Because I am so enraptured by Zornberg, let the healing of Moses, so that he can proclaim his message to Pharoah, "Let my people go!", let the healing be still our reflection....
[there is much to be read between these paragraphs and lines. I strongly recommend buying your own copy. In Canberra, Don Gill from Woden Christian Bookshop will get you one.]
from Zornberg "The particulars of Rapture" page 126
"Primary, therefore, to language, or to any human act, is desire. Here, Rabbi Nachman's thought makes a paradoxical leap: desire is generated, precisely, by obstacles. Particularly when an important task is to be performed, he writes, when much energy of desire is necessary, God sets in place obstacles to sharpen that desire."
"The wish for the obstacle is, I am suggesting, indeed a version of the wish for desire. A people exiled from language love their own constriction, because it reminds them of yearning. The dynamic of the Exodus from Egypt, therefore, on all its levels, is one of friction and relaxation, obstacle and desire. The Chasidic reading of 'The children of Israel did not listen to Moses,' we remember, included the notion of the 'desire to hear,' the frustration which becomes the energy that generates redemption.  It is precisely the difficulty of redemption that arouses this longing."....
"Perhaps it is Moses' final articulation of his speech problem as impediment ('I am of uncircumcised lips...') that offers him the key to desire: after this, he never complains again of such a problem. As with the infant who is born into language, it is forgetting, loss, the trauma of the angelic tap on the mouth, that impels him through the straits and into the world of others.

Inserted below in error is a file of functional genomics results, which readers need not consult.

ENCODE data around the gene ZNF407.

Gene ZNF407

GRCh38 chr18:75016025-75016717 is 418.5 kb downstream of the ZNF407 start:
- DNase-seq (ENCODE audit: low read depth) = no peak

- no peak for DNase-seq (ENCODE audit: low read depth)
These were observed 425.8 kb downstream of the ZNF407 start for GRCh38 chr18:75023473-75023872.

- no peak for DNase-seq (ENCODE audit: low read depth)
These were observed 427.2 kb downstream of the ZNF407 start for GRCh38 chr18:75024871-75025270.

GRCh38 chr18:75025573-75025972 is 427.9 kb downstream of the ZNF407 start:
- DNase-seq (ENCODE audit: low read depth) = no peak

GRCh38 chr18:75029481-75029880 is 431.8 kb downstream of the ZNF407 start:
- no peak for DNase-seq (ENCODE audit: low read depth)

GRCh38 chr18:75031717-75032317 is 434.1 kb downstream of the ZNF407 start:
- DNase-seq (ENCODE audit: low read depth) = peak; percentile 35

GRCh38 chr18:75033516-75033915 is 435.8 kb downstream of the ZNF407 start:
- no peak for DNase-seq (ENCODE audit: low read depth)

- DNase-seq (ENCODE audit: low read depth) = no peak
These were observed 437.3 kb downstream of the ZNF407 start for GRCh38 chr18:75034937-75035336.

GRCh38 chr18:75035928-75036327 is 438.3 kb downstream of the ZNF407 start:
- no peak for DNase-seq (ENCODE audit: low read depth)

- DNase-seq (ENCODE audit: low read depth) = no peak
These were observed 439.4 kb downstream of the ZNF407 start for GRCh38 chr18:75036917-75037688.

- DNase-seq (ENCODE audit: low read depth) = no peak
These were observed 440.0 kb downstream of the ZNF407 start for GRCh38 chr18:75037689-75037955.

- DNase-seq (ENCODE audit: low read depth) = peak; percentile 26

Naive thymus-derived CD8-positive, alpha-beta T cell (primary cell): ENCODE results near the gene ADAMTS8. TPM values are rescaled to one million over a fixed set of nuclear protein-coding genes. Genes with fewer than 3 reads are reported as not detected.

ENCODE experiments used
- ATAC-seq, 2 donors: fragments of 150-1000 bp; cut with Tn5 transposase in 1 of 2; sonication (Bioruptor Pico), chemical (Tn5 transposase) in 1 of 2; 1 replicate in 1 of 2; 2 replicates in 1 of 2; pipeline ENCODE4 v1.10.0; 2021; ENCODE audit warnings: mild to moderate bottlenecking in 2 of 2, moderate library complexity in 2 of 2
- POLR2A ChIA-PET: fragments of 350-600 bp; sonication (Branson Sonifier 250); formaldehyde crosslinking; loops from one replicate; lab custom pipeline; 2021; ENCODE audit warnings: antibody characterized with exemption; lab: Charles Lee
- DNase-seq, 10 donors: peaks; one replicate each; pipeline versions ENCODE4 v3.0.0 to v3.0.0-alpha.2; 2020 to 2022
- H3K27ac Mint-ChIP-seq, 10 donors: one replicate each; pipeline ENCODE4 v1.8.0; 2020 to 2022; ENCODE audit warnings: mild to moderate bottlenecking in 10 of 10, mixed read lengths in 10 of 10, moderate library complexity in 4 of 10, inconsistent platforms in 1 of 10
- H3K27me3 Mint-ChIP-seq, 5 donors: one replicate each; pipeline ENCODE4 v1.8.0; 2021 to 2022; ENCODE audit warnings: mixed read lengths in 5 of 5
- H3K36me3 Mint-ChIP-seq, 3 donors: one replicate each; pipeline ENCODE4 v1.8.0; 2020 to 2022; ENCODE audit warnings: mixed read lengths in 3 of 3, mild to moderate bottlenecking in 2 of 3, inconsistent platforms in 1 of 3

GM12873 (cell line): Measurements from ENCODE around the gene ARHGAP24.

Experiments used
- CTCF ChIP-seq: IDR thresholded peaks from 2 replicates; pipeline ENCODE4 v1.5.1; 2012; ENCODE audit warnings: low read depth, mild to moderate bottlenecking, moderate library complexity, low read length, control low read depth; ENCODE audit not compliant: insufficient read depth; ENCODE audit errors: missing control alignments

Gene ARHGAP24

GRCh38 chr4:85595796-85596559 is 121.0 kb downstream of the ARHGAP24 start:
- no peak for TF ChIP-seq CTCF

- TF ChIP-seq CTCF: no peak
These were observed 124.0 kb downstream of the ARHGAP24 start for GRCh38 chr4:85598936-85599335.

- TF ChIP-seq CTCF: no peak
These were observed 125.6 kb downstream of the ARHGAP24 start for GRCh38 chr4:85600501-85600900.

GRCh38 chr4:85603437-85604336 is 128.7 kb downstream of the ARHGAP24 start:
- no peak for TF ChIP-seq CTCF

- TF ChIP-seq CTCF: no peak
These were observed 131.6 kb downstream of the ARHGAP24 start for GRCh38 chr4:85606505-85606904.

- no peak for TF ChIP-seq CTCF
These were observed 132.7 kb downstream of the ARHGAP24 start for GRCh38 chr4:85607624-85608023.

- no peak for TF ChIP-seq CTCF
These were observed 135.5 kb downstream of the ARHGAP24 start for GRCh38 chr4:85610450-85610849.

If this is the underlying drama of the Exodus, if the sickness, the paralysis contains the elements of healing, then it is Moses, the leader, the peerless teacher, who brings the people to redemption. Ultimately, this description of his role will be paramount: he is the quintessential teacher—moshe rabbenu (Moses our teacher). In order to achieve his pedagogical task—in his case, perhaps in all cases, also a therapeutic task—he must know, in more concentrated form, the difficulties, the suffering that he is to heal. The language problem is peculiarly his: 'Oh Word, Word, Word, that I lack!' cries Schoenberg's Moses, His impediments, the 'unconscious mnemonics of desire' (Phillips), constantly evoke that deisre for healing which is complicated by the reluctance to be healed. This dilemma is never entirely resolved, even in the glistening encounter between tongue and Torah.
The healer must know the deepest loneliness and pain of his patients."
and then on page 128, after quoting Elias Canetti on the initiation of the healer among the Aranda, comes this amazing paragraph, which surely has a word for those of us who are keeping Lent and waiting for Easter:
"It is noticeable that preparation for the life of healing—and teaching—involves fear and courage, loneliness, the disabling of the tongue, and an entire inner transformation, a replacement of his inner organs, a death and rebirth. It is such intimate interrogation of his whole being that initiates the healer, puts him in contact with powers of teaching, in the largest sense."